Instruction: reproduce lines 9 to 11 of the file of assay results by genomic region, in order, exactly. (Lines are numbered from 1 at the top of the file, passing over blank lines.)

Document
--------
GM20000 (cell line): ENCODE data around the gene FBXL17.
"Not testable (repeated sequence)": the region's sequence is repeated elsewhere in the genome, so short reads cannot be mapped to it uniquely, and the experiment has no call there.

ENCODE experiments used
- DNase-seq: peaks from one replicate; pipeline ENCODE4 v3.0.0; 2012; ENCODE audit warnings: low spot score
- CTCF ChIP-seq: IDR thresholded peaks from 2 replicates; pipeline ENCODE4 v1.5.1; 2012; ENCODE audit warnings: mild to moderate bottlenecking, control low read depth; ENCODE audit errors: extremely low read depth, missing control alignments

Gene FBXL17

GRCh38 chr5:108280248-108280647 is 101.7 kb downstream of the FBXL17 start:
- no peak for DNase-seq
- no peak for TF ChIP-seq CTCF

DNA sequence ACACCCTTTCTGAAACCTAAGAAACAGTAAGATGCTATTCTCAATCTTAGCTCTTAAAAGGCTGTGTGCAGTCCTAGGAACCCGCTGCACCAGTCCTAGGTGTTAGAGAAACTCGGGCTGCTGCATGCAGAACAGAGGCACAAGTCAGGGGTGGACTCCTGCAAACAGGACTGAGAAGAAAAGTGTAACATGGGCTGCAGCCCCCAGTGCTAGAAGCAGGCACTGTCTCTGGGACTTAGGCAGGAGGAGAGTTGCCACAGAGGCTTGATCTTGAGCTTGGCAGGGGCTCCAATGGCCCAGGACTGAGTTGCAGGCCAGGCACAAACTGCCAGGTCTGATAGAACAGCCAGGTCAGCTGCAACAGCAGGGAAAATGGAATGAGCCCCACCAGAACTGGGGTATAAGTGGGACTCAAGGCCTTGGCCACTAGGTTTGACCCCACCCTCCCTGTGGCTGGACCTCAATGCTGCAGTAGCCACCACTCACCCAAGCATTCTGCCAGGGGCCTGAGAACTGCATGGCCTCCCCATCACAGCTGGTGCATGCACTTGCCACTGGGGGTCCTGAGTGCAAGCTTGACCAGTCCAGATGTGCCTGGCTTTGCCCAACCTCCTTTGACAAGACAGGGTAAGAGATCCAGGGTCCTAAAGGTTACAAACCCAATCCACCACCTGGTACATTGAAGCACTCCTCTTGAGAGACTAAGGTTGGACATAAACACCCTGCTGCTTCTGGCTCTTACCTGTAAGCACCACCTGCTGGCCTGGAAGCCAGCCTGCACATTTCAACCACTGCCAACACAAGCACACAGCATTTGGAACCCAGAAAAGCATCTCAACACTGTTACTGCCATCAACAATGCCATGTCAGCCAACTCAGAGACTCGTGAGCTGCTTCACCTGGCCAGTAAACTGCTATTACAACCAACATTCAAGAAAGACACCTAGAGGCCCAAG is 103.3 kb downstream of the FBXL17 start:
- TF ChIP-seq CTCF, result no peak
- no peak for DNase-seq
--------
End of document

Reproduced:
- no peak for TF ChIP-seq CTCF

DNA sequence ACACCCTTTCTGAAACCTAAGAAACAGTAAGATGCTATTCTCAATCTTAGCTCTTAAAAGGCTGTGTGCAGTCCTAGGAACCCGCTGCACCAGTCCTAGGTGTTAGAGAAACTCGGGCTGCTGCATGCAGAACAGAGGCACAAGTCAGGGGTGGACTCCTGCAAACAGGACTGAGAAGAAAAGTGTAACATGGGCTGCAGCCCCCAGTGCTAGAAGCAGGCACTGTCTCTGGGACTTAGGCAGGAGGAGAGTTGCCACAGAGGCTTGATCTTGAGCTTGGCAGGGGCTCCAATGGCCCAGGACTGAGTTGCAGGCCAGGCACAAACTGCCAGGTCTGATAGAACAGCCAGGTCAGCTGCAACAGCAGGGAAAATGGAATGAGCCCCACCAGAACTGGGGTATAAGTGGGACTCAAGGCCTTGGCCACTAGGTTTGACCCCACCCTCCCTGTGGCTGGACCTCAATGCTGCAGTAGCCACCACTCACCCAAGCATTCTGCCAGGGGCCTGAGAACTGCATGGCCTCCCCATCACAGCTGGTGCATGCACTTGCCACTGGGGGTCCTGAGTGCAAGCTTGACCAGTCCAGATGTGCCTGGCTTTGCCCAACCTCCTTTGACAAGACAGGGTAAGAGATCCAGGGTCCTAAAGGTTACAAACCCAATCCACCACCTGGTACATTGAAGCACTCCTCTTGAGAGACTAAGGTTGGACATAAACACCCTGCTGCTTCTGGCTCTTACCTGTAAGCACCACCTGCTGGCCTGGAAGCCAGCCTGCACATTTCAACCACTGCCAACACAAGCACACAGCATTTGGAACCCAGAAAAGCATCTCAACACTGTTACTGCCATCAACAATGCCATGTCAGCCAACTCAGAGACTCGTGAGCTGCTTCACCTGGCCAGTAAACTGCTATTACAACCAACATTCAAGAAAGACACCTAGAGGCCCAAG is 103.3 kb downstream of the FBXL17 start:
- TF ChIP-seq CTCF, result no peak